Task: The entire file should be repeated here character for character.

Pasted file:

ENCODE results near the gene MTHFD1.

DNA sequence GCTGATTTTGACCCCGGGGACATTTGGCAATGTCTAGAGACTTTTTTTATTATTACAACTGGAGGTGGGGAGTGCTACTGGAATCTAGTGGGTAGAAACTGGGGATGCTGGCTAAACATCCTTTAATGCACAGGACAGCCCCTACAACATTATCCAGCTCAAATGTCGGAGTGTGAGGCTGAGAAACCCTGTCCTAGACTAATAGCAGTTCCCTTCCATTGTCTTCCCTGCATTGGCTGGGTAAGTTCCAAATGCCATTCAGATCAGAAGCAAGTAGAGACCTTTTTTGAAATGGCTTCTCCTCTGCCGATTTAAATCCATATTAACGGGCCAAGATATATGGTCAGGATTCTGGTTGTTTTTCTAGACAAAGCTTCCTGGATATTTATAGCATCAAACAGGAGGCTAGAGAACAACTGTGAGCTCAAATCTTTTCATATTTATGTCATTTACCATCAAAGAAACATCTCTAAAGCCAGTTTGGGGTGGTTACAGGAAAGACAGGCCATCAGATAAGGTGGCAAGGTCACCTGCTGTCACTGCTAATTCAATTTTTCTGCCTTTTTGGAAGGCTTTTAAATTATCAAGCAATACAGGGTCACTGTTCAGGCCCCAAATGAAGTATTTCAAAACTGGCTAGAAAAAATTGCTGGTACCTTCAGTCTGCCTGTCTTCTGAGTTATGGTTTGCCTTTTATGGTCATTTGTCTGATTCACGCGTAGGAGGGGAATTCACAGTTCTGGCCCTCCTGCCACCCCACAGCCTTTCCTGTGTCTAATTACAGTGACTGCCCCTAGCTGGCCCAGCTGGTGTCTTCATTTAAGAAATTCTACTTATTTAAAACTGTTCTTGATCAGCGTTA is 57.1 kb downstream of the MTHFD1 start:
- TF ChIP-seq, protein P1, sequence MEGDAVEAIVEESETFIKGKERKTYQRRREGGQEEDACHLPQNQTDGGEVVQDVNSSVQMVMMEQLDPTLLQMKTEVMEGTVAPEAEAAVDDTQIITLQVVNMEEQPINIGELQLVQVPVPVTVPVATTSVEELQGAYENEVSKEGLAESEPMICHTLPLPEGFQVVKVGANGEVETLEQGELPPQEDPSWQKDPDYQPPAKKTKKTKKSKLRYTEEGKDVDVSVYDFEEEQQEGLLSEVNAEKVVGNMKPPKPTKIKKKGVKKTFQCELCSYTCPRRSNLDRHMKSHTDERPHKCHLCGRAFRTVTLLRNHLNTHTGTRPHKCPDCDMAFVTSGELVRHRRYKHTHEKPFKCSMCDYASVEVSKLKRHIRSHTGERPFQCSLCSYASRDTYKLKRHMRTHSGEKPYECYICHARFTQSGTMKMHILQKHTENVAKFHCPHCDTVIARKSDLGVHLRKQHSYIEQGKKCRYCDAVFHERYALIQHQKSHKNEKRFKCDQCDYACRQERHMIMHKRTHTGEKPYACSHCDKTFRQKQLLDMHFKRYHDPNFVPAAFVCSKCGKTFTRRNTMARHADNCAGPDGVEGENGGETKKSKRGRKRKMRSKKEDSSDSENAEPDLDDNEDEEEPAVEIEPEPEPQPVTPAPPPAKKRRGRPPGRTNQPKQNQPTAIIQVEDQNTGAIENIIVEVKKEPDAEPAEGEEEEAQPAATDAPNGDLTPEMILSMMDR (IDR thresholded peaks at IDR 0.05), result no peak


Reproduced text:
ENCODE results near the gene MTHFD1.

DNA sequence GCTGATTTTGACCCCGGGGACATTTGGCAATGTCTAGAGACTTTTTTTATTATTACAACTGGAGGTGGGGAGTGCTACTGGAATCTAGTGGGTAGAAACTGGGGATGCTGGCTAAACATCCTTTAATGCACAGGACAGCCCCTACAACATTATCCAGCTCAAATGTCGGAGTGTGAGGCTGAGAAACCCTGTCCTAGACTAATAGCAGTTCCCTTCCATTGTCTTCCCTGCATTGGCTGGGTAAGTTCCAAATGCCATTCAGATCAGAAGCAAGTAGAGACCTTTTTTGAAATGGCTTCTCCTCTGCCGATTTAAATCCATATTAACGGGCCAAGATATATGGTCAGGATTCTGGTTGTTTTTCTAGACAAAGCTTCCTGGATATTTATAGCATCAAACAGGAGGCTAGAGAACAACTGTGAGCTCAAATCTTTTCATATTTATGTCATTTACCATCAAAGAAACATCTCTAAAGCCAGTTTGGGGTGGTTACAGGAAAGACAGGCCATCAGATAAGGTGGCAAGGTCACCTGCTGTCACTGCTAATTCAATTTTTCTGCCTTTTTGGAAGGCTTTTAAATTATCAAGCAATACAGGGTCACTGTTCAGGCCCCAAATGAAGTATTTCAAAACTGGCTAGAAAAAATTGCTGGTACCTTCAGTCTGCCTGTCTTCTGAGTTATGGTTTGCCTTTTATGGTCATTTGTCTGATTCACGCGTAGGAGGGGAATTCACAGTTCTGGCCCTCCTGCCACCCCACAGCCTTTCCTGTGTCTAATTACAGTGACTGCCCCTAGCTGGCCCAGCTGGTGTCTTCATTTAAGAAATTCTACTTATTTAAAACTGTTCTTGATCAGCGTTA is 57.1 kb downstream of the MTHFD1 start:
- TF ChIP-seq, protein P1, sequence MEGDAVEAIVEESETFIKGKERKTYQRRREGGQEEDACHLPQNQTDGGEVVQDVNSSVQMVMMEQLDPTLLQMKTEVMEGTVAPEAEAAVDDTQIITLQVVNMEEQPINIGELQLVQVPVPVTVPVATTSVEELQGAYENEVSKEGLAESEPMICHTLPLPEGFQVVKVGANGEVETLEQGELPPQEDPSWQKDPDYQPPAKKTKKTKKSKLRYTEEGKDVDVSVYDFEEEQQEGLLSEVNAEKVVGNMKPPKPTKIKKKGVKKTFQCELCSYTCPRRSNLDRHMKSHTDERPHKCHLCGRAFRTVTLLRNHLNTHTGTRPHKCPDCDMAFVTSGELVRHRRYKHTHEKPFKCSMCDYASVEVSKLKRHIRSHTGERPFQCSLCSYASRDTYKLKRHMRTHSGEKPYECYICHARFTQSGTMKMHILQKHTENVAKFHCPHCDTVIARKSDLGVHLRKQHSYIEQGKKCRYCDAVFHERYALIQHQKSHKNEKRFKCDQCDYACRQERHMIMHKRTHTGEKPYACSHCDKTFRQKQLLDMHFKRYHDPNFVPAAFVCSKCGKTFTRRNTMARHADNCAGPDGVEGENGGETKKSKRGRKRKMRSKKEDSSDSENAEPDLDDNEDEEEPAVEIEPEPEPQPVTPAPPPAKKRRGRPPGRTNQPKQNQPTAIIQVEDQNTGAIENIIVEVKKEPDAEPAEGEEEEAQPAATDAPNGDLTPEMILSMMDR (IDR thresholded peaks at IDR 0.05), result no peak